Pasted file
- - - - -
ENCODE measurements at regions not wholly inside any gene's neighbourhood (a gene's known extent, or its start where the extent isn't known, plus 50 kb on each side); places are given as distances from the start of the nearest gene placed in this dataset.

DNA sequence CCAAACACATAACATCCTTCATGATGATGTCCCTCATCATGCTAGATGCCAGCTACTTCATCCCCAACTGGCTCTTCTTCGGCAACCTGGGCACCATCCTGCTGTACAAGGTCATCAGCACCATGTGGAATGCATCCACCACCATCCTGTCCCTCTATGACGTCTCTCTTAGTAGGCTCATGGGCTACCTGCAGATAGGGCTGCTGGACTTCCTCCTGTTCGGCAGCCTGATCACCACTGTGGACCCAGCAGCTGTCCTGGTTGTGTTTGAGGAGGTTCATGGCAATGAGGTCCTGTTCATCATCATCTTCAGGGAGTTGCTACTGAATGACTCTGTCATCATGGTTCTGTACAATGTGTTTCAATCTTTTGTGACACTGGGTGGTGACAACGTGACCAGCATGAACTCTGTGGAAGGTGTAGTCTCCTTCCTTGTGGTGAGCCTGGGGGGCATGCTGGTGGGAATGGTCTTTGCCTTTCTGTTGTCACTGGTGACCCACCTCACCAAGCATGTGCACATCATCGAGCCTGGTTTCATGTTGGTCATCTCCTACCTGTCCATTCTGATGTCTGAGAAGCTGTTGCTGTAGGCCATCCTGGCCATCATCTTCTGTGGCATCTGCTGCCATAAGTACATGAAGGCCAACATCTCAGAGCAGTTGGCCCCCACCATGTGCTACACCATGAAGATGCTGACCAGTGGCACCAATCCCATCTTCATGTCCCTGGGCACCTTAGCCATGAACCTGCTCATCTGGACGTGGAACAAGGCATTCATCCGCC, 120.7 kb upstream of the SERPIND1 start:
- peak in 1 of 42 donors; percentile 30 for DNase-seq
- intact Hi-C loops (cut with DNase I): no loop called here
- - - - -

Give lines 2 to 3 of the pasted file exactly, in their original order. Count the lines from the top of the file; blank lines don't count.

DNA sequence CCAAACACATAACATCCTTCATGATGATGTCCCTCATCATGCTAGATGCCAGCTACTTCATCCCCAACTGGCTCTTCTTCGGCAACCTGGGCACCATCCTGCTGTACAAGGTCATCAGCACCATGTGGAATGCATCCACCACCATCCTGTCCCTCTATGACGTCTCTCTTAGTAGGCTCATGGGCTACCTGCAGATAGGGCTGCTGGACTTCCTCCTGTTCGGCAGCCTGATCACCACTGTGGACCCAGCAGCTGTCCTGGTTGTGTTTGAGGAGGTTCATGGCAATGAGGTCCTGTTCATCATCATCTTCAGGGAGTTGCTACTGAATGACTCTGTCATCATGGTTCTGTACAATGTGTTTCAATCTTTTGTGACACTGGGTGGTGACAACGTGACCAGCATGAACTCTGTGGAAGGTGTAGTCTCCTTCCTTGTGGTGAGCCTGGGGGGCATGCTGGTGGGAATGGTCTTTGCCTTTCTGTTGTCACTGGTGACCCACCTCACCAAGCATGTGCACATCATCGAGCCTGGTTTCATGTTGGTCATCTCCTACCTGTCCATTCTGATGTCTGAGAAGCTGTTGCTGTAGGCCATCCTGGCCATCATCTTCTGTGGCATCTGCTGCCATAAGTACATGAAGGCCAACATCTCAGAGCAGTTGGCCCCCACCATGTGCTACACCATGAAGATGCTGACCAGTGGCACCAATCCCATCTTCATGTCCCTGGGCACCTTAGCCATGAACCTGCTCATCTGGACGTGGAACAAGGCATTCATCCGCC, 120.7 kb upstream of the SERPIND1 start:
- peak in 1 of 42 donors; percentile 30 for DNase-seq